I read a story on Hacker News a few days ago about an individual who received an Army Commendation Medal for programming, and thought I’d share mine.
During start of Operation Iraqi Freedom, lots of National Guard and Reservists were placed on Active Duty orders to deploy to Iraq. In October of 2003, I received a set of orders to do just that, along with the rest of my National Guard brigade. After four months of training, to include NTC and JRTC, we deployed to Iraq. After a brief stint in country, I found myself returning to the States for medical reasons.
When I arrived back at Fort Bragg, I was a part of what was then known as a Medical Holdover Unit, or “MedHold” for short.
There’s a hierarchy in the Active Army. First it’s SFOD-D (“Delta”), then SF, then Rangers, then Airborne and Air Assault, then the line units, and then the Combat support units, then the support units, then the garrison units, then the TRADOC units, and then, after all that, the Medical Holdover units.
It is quite literally the lowest of the low to the rest of the Army. If you can’t fight, you can’t be a soldier, and if you can’t be a soldier, then you’re just getting a paycheck.
During my first few months at the MedHold unit (at that point re-aligned to be a part of the Garrison, and rebranded as the “Medical Retention Processing Unit”), I witnessed hundreds of National Guard and Reserve soldiers coming back to be placed in Medhold status (we were segregated into different units from the Active Duty soldiers for administrative reasons). Some were combat wounded, but for the most part, they were returned because they should have never been deployed in the first place (due to medical issues).
Very quickly, the size of the unit increased from 150 to around 450 or so. At this point, I was recuperating from the first of two knee surgeries, and because of my computer skills, was placed in the S-1 shop (The Administrative section, responsible for inprocessing, outprocessing, and handling the administrative issues for these 450 soldiers).
One of the first things I noticed is that the entire database that held all the administrative information about these soldiers was kept in an Access Database. Moreso, it was kept in one large table. There were no backups, no disaster recovery, nothing — just one Access database shared by 6 people. Luckily we’d be able to re-type in everything from paper records — but even so it is a scary thought.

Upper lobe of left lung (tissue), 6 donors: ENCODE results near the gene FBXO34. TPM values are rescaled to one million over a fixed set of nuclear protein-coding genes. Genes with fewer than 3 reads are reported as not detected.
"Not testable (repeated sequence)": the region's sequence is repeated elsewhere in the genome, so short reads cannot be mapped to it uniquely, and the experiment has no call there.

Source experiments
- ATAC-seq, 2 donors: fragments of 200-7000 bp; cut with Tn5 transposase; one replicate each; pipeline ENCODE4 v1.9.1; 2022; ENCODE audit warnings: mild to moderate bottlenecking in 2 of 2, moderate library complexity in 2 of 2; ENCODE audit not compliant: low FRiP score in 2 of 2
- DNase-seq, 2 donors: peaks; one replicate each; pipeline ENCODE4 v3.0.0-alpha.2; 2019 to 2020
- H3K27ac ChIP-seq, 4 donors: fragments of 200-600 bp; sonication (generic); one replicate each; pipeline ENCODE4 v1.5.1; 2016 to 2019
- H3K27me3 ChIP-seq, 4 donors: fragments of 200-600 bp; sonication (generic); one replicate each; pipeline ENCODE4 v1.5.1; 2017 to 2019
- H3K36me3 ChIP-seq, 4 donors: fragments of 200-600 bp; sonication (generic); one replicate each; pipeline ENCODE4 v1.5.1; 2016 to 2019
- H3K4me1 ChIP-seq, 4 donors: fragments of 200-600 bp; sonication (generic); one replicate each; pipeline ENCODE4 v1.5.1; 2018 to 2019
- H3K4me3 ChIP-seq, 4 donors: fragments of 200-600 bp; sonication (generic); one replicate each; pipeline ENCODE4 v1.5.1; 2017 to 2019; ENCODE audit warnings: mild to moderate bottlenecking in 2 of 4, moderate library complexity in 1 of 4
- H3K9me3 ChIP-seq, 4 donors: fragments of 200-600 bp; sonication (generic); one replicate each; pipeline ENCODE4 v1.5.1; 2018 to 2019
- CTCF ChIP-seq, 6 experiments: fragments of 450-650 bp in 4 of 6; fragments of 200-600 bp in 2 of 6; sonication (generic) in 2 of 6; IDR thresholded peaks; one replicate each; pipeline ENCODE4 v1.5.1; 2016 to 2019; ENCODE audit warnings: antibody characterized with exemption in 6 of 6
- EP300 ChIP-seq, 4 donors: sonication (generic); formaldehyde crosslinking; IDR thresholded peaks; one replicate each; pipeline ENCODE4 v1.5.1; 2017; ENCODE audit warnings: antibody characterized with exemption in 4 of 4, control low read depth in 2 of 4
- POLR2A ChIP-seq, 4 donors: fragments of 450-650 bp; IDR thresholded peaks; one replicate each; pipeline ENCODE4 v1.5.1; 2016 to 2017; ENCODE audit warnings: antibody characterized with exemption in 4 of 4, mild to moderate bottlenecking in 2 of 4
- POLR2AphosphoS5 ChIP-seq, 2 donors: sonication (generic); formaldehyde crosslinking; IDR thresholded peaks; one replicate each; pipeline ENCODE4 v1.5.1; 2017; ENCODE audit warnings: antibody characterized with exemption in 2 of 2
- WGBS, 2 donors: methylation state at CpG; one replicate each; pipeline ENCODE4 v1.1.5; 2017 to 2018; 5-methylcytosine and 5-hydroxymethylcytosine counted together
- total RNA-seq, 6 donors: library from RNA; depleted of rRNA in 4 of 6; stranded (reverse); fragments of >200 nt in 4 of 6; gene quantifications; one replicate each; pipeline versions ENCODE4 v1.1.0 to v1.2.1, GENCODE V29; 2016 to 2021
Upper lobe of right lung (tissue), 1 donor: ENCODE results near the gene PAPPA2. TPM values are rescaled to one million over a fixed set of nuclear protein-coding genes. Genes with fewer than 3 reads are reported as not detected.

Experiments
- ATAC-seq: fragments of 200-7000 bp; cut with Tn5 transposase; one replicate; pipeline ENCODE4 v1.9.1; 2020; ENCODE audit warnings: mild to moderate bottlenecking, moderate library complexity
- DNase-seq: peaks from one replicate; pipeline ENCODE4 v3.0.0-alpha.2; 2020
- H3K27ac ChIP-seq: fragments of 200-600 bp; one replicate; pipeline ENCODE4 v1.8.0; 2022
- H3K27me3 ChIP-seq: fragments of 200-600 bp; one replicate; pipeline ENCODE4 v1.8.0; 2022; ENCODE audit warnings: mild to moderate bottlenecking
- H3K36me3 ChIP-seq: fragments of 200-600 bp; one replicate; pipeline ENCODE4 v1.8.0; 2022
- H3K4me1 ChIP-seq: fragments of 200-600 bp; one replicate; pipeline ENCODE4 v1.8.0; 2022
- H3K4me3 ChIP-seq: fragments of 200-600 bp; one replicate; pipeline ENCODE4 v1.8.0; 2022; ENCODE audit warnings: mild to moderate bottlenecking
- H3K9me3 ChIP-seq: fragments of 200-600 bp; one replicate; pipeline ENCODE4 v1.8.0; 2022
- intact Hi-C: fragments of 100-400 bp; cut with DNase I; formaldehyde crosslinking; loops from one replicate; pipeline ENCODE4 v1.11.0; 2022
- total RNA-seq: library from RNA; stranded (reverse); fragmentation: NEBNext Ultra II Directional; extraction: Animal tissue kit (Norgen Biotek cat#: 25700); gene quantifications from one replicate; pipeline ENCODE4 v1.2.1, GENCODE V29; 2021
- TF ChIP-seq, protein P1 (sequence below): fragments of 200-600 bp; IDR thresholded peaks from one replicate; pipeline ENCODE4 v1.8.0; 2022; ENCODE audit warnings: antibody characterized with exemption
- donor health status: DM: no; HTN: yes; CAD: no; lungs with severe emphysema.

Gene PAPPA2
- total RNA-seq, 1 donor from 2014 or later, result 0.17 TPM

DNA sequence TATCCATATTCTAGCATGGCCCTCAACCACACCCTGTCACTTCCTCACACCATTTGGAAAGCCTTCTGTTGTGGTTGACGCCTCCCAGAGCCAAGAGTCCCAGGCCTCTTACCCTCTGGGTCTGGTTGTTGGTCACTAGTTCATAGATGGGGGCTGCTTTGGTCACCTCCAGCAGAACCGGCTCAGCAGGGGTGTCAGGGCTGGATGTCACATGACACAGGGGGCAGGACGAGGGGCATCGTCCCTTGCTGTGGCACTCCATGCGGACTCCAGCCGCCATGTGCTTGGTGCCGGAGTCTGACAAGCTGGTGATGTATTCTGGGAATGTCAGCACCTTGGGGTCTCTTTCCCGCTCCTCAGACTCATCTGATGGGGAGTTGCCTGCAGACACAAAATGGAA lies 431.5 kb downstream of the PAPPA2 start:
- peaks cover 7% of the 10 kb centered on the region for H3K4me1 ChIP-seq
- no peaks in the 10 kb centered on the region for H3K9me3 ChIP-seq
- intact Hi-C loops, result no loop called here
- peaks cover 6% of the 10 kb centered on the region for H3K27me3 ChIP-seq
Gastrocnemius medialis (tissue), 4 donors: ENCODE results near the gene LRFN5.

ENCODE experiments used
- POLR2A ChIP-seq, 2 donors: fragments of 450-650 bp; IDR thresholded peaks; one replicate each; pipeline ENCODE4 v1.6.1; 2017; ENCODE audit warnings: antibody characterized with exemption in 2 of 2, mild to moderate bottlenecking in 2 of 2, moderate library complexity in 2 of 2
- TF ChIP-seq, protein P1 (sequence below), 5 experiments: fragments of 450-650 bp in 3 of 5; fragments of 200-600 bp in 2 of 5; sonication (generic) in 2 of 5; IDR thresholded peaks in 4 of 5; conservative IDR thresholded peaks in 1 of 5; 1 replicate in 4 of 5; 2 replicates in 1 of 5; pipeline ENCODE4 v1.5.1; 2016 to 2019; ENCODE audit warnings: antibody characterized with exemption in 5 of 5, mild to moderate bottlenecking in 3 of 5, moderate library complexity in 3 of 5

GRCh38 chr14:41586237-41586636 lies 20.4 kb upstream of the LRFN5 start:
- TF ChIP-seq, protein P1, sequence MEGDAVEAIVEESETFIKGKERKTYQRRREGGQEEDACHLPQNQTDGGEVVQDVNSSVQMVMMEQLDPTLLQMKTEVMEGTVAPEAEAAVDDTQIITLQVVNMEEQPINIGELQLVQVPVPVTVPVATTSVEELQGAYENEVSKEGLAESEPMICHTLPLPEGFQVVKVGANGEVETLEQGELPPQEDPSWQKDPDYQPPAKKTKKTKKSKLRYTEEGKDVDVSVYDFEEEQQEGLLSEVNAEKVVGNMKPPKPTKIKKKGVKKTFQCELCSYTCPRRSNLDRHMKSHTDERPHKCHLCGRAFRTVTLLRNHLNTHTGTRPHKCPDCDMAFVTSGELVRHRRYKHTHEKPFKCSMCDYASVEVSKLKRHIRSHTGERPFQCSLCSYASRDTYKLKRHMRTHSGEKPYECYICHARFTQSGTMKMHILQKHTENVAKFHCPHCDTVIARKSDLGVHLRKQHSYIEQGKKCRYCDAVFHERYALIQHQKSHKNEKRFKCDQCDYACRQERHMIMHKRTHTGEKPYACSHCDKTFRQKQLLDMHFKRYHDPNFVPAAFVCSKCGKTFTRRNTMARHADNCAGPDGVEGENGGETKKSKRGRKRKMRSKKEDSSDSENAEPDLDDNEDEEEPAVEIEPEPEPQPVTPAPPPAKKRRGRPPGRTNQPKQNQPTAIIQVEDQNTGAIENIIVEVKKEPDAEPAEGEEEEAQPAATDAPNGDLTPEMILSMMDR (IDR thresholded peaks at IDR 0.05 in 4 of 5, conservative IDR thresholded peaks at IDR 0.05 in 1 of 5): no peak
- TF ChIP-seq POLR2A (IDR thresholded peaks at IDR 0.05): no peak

This Access database was not only used for CRUD operations; but also for reporting to the various commands that wanted to know what was going on. At this time there was a lot of scrutiny placed on MedHold soldiers, and that timely reporting important.
One E-6’s job on a Monday was to gather together that morning’s strength report, compare it with the previous week, and send a tally to 1st Army that included all relevant information about the size of our unit; and the number of soldiers in each status (inprocessing, under care, going through the Medical Review Board Process, Outprocessing, or discharged)
It took him an entire day to compile this information.
The S-1 shop went on like this for some time; and then one day we were assigned an Administrative NCO, someone whose MOS was actually Administrative in nature (42A, IIRC) and he was able to help us get on the right track and do things the way a “real” S-1 shop would.
But that report still took an entire day to do.
One of his first assignments to me was to figure out what was taking so long to do that report and to find a way to make it faster.
Using VBA and Access Forms, I was able to create a form that made it dead simple for me to correlate daily strength with weekly changes and trends, and use that to output a Crystal Report (I think it was crystal reports; it could have been Access’s own internal Reporting utility) that compiled this information. The time to compile that report went from a whole day to about 15 minutes, all told.
And that’s the interesting part of how I received my Army Commendation medal.